"Ottawa expects us to wrap up all open cases pertinent to this liaison office before they shut it down."
Meg had yet to decide which of her transfer options she was going to take, but given that it wouldn't be until early next year when the liaison office was closed and the consulate itself was staffed with non-RCMP personnel, she had time to chew over her options. From now to the end, at least, everything would simply be a matter of putting things into order.
"Yes, sir," Turnbull finally answered. He hadn't said much since she had explained the closing of this particular liaison office. Of course, it was made far easier by the 27th precinct putting a moratorium on him riding along on cases and therefore getting into business that he shouldn't. Any cases he had been personally involved in with Vecchio would doubtless, even given the inefficiency of the court system in this country, be wrapped up by then.
"In the meantime, we're expected to continue processing visa requests and immigration forms, as well as offering aid to any Canadian citizens abroad in the city," Meg added, tapping her blue pen against the desk. "Do you have any questions?"
No babbling, blithering or wailing. Meg considered that to be a good sign. "Dismissed, Turnbull."
He nodded, shortly, and left; stiff-backed and head up. It figured, she thought, that he would finally learn to carry himself as a proper officer right at the very end.
Absent this... issue with Vecchio, anyway.
Meg still wasn't sure how she felt about that.
Well. It wasn't her business. Unless it interfered with his duties, anyway. Admittedly, dealing with Ray Vecchio was not her idea of fun, particularly as he made himself a clear nuisance in regards to Turnbull's duty shifts and assignments. But on the other hand, the various fragile objects in the consulate had taken considerably less beating since they had started... liaising.
Meg scoffed out a breath.
She had always known Turnbull was odd, though she hadn't particularly figured him for gay. Perhaps brain damaged. Perhaps simply ill-suited for police work. His career had started off with low but passing scores out of Depot, though there was a period of a few years in Nipawin where he had apparently done well. But then, she supposed, his true colors showed and after a series of mistakes, he had been dropped on her like a goofy, too-literal, too-clumsy sack of potatoes.
Though, she had mostly learned to tolerate him as an often difficult but necessary presence over the past few years. More recently, especially since the aftermath of Muldoon, he had been indispensable. Her right hand man, as much as that galled her. She was relieved that he mostly managed to live up to it; he was still apt to be clumsy on occasion, and then there was the issue with Vecchio, but he had done fairly well. Efficient. Perhaps his campaign bus had knocked loose his competency.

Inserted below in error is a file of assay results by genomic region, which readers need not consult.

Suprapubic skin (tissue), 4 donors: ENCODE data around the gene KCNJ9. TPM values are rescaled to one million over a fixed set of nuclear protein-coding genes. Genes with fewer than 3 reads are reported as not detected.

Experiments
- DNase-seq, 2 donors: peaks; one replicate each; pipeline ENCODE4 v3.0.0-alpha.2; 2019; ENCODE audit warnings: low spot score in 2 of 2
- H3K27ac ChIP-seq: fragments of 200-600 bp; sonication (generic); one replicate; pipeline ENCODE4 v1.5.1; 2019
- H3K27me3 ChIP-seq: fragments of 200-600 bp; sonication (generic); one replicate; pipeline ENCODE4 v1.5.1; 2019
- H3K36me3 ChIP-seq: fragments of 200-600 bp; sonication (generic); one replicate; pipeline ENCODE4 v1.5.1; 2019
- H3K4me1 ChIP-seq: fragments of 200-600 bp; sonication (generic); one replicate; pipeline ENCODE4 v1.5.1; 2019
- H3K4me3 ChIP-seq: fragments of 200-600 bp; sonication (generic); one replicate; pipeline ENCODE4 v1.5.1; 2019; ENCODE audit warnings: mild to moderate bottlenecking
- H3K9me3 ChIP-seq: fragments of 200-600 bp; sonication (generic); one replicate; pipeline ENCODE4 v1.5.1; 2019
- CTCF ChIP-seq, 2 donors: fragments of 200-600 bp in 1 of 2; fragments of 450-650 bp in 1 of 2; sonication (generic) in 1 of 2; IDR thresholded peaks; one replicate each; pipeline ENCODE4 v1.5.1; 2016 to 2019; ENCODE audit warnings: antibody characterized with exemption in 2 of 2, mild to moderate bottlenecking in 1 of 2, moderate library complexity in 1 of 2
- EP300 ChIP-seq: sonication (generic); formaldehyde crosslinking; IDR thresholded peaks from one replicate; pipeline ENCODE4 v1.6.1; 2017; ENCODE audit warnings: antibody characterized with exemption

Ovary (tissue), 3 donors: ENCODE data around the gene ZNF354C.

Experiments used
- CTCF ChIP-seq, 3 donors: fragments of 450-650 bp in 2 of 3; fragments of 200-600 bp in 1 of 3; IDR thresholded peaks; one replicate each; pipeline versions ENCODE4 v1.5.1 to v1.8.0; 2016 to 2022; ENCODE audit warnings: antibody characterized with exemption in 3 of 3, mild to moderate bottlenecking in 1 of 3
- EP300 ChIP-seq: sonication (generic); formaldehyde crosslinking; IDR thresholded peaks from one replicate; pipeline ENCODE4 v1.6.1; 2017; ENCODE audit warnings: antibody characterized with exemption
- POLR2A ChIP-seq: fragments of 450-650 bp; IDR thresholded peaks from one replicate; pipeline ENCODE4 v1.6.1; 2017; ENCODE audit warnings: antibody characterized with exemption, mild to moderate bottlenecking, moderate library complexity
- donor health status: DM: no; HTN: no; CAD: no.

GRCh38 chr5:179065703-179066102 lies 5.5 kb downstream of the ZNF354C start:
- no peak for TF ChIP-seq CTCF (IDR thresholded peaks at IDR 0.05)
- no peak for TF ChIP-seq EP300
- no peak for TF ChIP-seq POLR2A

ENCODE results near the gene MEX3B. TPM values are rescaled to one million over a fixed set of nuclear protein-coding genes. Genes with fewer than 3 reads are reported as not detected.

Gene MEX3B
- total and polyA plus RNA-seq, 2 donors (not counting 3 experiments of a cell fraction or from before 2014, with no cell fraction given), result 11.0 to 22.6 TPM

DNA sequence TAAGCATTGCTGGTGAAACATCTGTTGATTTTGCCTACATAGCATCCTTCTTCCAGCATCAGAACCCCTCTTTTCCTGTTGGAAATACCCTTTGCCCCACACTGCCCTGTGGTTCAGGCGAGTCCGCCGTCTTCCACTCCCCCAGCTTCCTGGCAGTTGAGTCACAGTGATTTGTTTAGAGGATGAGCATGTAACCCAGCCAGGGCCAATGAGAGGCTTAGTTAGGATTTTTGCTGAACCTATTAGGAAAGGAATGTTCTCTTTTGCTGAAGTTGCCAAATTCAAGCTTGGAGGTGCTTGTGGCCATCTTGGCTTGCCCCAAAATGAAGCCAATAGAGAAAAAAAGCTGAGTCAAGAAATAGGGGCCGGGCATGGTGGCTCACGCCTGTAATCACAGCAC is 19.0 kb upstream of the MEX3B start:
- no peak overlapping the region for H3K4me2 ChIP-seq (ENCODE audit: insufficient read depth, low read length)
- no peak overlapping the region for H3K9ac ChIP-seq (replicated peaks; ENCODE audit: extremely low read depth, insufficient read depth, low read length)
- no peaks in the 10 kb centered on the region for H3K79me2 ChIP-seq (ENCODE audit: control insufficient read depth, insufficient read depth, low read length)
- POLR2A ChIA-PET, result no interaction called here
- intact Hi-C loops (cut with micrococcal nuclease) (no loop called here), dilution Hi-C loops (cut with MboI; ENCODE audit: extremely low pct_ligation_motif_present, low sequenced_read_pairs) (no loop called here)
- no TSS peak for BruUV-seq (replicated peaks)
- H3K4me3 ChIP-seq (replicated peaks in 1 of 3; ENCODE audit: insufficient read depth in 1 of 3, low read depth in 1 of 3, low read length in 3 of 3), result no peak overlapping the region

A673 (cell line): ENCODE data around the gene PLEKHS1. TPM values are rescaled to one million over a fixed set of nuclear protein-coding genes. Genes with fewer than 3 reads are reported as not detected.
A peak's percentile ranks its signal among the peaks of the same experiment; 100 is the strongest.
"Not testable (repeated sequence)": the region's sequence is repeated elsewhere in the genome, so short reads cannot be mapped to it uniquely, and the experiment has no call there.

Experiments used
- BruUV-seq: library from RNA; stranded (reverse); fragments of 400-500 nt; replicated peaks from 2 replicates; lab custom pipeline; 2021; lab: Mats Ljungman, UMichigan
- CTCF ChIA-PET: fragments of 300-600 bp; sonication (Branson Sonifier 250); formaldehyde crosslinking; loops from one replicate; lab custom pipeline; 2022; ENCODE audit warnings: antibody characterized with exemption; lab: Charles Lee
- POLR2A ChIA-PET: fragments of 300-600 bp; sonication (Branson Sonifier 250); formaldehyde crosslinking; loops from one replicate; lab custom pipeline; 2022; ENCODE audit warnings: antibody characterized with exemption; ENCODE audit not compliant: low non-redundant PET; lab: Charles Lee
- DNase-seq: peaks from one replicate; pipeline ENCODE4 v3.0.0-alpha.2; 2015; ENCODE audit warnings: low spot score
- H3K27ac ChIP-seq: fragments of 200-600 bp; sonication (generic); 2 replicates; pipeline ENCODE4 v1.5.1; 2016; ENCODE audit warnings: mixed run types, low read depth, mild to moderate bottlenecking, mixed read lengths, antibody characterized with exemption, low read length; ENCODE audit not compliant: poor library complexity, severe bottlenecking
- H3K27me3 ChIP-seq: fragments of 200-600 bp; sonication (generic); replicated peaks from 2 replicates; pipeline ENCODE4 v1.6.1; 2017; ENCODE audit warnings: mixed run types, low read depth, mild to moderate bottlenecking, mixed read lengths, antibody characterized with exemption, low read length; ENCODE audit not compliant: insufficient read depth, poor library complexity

At the very least, he was less troublesome in many ways than Fraser had been.
Of course, that was a man that Meg didn't really want to think any more about. She'd spent far too much time thinking of him already.
It was clearly time to move on. It was time for new beginnings. Even Turnbull and Vecchio, as strange as that particular...
Meg tapped her pen on the desk again, looking down at the official orders for the liaison office to be closed early the next year.
Naturally, the first several thoughts she had were about how it was none of her business. The next several thoughts were about how it was his own fault for taking up with an American. Did he think this assignment would last indefinitely? The set after that was mostly composed of trying to figure out what Vecchio's reaction would be and how much screaming was going to happen in this very office -- the Detective could be shrill in ways that made Meg's teeth hurt.
The fourth set was conducted on her way to Turnbull's desk.
The fifth was uncomfortable.
"Are you all right?" she asked, and made it sound as firm and official as she could.
He stared straight ahead, jaw set. "Yes, sir."
"Very good," she said, and was perfectly prepared to leave it at that, except then she found herself adding, "This isn't a surprise, given how they've refused to send us additional staff."
"No assignment lasts forever, Constable."
"No, sir," he said, and she saw something flash across his face too fast to read before vanishing back into a blank slate of stoicism.
"This is an opportunity for new beginnings."
Meg knew she was being placated. It was a little galling; couldn't he understand that she was attempting to offer some form of comfort? But she supposed that it really wasn't her place. This was none of her business whatsoever. They both apparently agreed with that. She should turn around and walk back to her office.
"My official recommendations will reflect your exemplary work during this recent time," Meg said, briskly. And then she did turn around and walk back to her office without looking back.
It wasn't much. But placated or no, she was glad she gave it.